US officials say both the Quad and AUKUS are intended to increase cooperation between allies and are not aimed against any country.
“At the outset of the administration, the president indicated that he wanted to take this institution that’s an informal gathering of leading democracies in the Indo-Pacific and basically lift it both to the leader level and to ensure that we are working together to build better lines of communication and strengthening cooperation and habits of cooperation amongst us,” a US administration official told reporters before the summit.
White House Press Secretary Jen Psaki said Friday the Quad is “not a security meeting or security apparatus”.
Indian Prime Minister Narendra Modi, who met with Biden at the White House earlier on Friday, said the Quad will be a “force for global good”.
“I’m confident that our cooperation, under Quad, will ensure prosperity and peace in the Indo-Pacific and in the world,” he said.
Like other Quad countries, India has endured cooling relations with China with a border dispute between the two countries escalating into deadly clashes last year.
“I think that the relationship between India and the United States, the largest democracies in the world – is destined to be stronger, closer and tighter, and I think he can benefit the whole world,” Biden said.
Earlier, Pakistan’s Prime Minister Imran Khan early Saturday delivered his address to the 76th session of the General Assembly of the United Nations, where he stressed on the need for the world to recognise that the “only way” forward when it comes to Afghanistan is to “strengthen and stabilise the current government”.
He said this is imperative “for the sake of the people of Afghanistan”.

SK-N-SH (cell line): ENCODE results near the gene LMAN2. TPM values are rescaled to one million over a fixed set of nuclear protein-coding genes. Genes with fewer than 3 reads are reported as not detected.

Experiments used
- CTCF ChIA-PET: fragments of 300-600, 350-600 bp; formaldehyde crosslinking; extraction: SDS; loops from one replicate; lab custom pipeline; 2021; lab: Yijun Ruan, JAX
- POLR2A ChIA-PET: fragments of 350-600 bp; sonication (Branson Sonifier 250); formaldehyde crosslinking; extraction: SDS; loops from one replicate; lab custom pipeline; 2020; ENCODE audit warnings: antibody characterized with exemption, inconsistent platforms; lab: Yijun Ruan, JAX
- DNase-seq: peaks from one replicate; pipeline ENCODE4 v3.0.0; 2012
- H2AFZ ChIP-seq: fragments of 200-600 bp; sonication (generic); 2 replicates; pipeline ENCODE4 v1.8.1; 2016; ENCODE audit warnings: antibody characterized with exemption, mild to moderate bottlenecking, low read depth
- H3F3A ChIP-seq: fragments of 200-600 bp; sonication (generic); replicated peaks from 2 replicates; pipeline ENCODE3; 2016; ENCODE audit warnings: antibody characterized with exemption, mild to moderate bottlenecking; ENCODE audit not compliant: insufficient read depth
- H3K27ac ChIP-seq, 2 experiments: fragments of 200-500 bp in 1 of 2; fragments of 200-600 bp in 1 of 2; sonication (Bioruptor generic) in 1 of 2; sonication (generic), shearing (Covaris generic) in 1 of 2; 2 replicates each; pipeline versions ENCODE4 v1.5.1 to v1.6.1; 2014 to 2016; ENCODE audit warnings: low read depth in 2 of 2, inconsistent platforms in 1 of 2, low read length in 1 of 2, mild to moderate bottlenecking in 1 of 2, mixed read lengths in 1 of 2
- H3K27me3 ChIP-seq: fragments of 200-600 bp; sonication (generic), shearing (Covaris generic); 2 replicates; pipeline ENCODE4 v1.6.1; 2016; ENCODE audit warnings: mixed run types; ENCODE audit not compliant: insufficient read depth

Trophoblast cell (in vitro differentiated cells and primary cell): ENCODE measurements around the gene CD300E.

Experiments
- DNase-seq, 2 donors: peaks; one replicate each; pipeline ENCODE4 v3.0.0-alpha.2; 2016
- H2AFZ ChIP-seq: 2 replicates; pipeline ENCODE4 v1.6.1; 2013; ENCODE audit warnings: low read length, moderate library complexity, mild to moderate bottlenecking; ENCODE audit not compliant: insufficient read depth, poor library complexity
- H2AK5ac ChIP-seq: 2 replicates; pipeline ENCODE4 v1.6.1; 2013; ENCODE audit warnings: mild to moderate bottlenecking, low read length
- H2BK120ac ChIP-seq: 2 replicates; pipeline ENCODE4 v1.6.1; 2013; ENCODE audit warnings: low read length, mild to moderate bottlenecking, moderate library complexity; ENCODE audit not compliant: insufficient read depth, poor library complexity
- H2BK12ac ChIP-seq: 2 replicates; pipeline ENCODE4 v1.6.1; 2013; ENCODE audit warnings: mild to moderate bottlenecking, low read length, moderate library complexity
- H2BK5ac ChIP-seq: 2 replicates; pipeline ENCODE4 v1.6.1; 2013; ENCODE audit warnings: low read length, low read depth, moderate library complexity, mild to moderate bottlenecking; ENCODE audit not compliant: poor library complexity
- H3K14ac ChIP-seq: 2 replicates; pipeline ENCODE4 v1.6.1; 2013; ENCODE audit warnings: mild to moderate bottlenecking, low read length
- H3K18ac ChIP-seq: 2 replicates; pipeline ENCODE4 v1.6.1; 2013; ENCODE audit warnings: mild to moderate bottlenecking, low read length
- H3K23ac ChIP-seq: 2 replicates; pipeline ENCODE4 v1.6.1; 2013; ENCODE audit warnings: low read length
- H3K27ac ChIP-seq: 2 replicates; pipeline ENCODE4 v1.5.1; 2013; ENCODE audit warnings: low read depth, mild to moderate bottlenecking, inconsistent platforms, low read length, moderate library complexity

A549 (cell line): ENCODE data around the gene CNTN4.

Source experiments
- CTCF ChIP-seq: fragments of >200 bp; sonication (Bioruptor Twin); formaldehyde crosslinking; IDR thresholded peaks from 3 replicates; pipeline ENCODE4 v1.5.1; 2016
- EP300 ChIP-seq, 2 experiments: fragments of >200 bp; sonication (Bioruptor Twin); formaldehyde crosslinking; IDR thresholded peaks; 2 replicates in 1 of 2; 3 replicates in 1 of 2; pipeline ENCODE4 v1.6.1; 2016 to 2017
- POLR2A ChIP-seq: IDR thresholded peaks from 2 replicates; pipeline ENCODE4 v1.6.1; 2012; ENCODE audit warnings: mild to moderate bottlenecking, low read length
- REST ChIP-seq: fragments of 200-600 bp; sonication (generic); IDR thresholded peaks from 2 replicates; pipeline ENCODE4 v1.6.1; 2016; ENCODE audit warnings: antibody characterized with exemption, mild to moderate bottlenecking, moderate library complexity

“Right now the whole international community should think what the way ahead is. There are two paths that we can take. If we neglect Afghanistan right now, according to the UN half the people of Afghanistan are already vulnerable, and by next year almost 90% of the people in Afghanistan will go below the poverty line.
“There is a huge humanitarian crisis looming ahead. And this will have serious repercussions not just for the neighbors of Afghanistan but everywhere,” he said.
PM Imran Khan said that a destabilized, chaotic Afghanistan “will again become a safe haven for international terrorists”, pointing out that this is why the US came to Afghanistan in the first place.
“Therefore, there is only one way to go. We must strengthen and stabilize the current government, for the sake of the people of Afghanistan.”
The premier provided a recap of what the Taliban have promised in their media briefings.
He said that they have promised to respect human rights, have an inclusive government, not allow their soil to be used by terrorists, and they have given amnesty.
“If the world community incentivises them, and encourages them to walk this talk, it will be a win-win situation for everyone. Because these are the four conditions that the US-Taliban dialogue in Doha was all about,” PM Imran Khan said.
He said that if they are incentivized to go in this direction, then the 20 years the coalition forces spent in Afghanistan will not be for naught.
“Because the Afghan soil would not be used by the international terrorists.”
Time is of the essence
The prime minister went on to underscore that time is of the essence as Afghanistan is at a “critical” juncture.
“You cannot waste time. Help is needed there. Humanitarian assistance has to be given their immediately. The Secretary General of the United Nations has taken bold steps. I urge you to mobilise the international community, and move in this direction,” he said.
The premier also discussed Islamophobia, which he noted that the UN Global Counter Terrorism Strategy has recognized as an emerging threat, as it increases the tendency of right-wing, xenophobic and violent nationalists, extremists and terrorist groups to target Muslims.
“We hope the Secretary-General’s report will focus on these new threats of terrorism posed by Islamophobes and right-wing extremists,” the prime minister said.
“I call on the Secretary-General to convene a global dialogue on countering the rise of Islamophobia. Our parallel efforts, at the same time, should be to promote interfaith harmony, and they should continue,” he added.
The premier also spoke in particular about Islamophobia in India, which he said “now rules” the country.